A new year means it is time for the second round of GBE II starters. Like last time, I mixed 375 g. of DME in 1.2 gallons of water, boiled it, and split it into 4 half gallon growlers, with the aim of creating a 1.030 OG; I also added a White Labs Servomyces capsule. I will most likely bump these up again before pitching, as they’ve been sitting around longer than the previous four. And again, I procured a small sample before swirling the yeast into suspension and adding it to the growler. For those keeping track at home, previous The Great Brett Experiment II posts include:
The Great Brett Yeast Experiment II
The Great Brett Experiment II, part 1: Tasting Starters
The Great Brett Experiment II, part 1 Brewday 

EBY010: The nose is surprisingly neutral; there is light wood pulp and glue with hints of metallic sharpness behind it. Flavors are only slightly more interesting, with lemon and citrus followed by cracker and dirt. There are some hints of acidity in the finish, and maybe a touch of solvent. He mouthfeel is also less watery than the last round, which is a nice touch.

EBY019: In the nose is mainly band-aid and adhesive along with some musty old barn. It verges on goat-y straw, but falls short. Flavors start with candy and over-ripe citrus fruit—like in clausenii—followed by band-aid and earthiness. There is some refreshing acidity and tartness in the finish, leaving the mouth clean with just a touch of paint thinner bite.

EBY035: The nose is mouse-y with hints of dirty barnyard. Put in more graphic terms, it smells like old used straw mixed with dirty socks. The body is stale cracker with some cardboard and candy mixed in. There might be some sourness/acidity developing in the finish, but overall less exciting. Oh, and this one does taste watery.

EBY038: Slight band-aid and lacquer in the nose, along with some grape and general fruitiness, while flavors are mainly candy and citrus. There are also biscuit and cracker hints in the middle, and some citric acidity in the finish. And maybe some more grape.

As a whole, these four were far more interesting than the last four. I like 010 and 038 the best—010 for the acidity in the finish and 038 for the fruit flavors and brightness–but if the flavor cleans up on 019, it will be in the mix as well. As it is, 035 is a bit weak compared to the other three, but it does have potential.


585. Bruery Sour in the Rye

Two Bruery beers two days in a row! What are the chances? Actually, we planned to drink this last night, but didn’t get to it, so that means it is up first tonight. This certainly puts us north of a baker’s dozen with the Bruery, including Tart of Darkness, Oude Tart, Rueuze, 5 Golden Rings, Marrón Acidifié (a collabo with Cigar City), Autumn Maple, Humulus Session, 3 French Hens, Saison de Lente, Rugbrød, Hottenroth, Orchard White and Saison Rue. Ring in that New Year!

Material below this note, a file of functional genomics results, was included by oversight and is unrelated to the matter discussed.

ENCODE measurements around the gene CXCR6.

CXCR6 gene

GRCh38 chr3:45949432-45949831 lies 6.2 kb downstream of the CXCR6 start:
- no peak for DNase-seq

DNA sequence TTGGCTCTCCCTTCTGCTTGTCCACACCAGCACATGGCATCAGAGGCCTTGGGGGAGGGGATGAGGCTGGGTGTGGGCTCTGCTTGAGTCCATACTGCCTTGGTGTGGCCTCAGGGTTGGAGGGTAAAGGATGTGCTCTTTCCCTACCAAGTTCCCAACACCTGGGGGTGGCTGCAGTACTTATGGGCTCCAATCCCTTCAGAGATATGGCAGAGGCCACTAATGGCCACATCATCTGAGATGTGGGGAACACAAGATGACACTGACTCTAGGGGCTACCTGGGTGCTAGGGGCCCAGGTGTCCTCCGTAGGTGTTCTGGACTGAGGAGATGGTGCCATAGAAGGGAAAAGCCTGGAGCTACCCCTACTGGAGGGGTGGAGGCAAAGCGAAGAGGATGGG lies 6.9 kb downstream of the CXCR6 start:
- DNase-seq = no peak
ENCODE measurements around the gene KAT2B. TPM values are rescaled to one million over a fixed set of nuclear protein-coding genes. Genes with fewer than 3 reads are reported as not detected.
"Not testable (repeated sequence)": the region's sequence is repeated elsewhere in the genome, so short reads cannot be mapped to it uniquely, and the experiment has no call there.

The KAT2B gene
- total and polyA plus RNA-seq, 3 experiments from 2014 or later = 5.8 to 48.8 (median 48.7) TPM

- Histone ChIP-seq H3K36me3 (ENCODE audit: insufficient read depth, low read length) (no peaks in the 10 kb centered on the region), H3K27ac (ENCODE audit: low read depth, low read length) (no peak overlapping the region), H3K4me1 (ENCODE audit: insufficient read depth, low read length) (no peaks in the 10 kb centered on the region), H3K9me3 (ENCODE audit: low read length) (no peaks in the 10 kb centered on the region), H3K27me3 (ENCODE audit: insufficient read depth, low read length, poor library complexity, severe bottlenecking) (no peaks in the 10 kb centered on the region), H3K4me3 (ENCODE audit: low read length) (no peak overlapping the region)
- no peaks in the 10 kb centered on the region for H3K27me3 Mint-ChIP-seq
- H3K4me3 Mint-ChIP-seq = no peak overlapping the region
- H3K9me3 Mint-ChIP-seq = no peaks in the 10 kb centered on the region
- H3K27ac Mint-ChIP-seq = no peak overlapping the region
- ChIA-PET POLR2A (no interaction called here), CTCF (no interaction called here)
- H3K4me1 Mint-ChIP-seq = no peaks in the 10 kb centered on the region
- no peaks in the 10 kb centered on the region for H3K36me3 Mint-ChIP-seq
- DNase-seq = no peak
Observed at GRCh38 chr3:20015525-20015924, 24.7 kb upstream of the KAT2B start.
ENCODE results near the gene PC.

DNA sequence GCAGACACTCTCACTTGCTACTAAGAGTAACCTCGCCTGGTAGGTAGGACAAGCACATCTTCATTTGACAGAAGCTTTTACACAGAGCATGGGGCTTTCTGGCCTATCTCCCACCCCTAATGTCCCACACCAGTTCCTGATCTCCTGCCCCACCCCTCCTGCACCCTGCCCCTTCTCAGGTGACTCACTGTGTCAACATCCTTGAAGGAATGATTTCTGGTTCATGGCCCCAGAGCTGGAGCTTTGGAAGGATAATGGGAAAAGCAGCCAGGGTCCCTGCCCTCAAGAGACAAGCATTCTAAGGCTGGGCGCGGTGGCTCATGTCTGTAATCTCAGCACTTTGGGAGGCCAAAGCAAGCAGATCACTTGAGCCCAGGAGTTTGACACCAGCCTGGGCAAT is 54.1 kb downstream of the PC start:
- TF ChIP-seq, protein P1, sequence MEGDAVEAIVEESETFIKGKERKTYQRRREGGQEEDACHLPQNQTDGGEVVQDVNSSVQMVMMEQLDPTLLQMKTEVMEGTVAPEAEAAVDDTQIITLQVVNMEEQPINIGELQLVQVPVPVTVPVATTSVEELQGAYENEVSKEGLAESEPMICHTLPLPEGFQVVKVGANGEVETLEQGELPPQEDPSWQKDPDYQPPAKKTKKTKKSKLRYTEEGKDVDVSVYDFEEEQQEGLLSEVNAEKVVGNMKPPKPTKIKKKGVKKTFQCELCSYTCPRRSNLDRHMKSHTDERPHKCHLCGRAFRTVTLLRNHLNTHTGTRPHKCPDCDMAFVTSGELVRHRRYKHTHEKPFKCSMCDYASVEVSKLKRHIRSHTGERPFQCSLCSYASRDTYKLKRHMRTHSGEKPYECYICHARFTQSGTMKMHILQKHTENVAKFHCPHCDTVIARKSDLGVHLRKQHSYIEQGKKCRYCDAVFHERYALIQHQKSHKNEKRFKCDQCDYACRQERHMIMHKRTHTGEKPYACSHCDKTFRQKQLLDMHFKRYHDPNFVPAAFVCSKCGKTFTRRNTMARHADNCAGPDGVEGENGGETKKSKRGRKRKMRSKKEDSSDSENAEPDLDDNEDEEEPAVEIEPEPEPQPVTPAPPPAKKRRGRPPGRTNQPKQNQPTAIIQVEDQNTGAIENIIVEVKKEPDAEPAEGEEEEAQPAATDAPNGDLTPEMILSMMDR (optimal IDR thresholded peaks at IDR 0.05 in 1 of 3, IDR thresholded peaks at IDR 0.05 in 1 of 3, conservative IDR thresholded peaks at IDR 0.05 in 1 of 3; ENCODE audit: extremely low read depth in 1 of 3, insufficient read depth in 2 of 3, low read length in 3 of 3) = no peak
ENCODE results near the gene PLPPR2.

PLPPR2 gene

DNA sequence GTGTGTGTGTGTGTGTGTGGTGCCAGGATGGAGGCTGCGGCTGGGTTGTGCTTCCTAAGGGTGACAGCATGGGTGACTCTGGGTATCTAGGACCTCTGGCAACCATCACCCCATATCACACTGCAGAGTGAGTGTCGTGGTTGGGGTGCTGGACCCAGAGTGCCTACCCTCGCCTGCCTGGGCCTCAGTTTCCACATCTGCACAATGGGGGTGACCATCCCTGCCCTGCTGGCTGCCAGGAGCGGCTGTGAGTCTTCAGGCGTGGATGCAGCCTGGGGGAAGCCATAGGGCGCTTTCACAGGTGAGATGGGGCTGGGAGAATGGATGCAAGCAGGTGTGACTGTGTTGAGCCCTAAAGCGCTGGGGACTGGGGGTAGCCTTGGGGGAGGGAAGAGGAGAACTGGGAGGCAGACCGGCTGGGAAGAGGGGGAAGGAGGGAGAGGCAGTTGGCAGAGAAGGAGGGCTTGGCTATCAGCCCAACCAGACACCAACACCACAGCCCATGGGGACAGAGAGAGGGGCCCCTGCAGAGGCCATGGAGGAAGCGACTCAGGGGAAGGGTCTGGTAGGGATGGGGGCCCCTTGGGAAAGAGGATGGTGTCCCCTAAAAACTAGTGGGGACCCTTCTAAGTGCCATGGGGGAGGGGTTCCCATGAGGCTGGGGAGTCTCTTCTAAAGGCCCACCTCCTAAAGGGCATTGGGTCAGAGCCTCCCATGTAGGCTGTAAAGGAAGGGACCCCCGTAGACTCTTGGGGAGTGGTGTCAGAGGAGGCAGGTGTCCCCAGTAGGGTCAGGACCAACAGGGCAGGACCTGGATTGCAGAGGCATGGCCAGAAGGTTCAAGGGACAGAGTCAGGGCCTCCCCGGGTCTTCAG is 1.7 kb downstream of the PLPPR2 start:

Sour in the Rye pours a hazy but brilliant burnt orange with a dazzlingly white head that rolls down the side of the glass when swirled in creamy bright swirls and also has intense orange highlights coming through the glass. There is citric and lactic tartness mixed with spicy oak and rye in the nose followed by loamy earth; it is really quite splendid. Flavors start with young oak and fruit—pear and apple—followed quickly by lactic tartness that transitions into a brighter citric bite towards the finish. There is also some candy and biscuit buried underneath the other flavors in the front and middle, and a decent tannic bite from the oak in the final third of the beer. The vitamin C citric bite and the spicy rye with oak combine nicely in the finish; both linger a bit, but leave the palate mostly clean with only a slight mineral grit on the tongue. The body is medium and slightly chewy with bright, clean carbonation that, combined with the tartness, draws out the other flavors. I like this beer quite a bit more than the Tart of Darkness from last night, mostly because it is brighter and more bracing; while it provides an equal amount of blushing on the cheeks, the tartness is clean and sharp without the lingering acetic burn. There is also more body to balance the tart components of the beer, and more depth of flavor to carry the beer as a whole. I’ll be looking for another bottle of this to see how it ages.

From the bottle: “Deliciously sour, bursting with spicy rye notes and hints of oak from the barrels it was aged within.”

From the Bruery website: “We brewed this ale with around 40% rye as a base malt and let our sour yeast and bacteria eat away at it in oak barrels for over a year creating a sour ale with a complex character of rye spice, oak and a subtle funk.”

ABV: 7.8%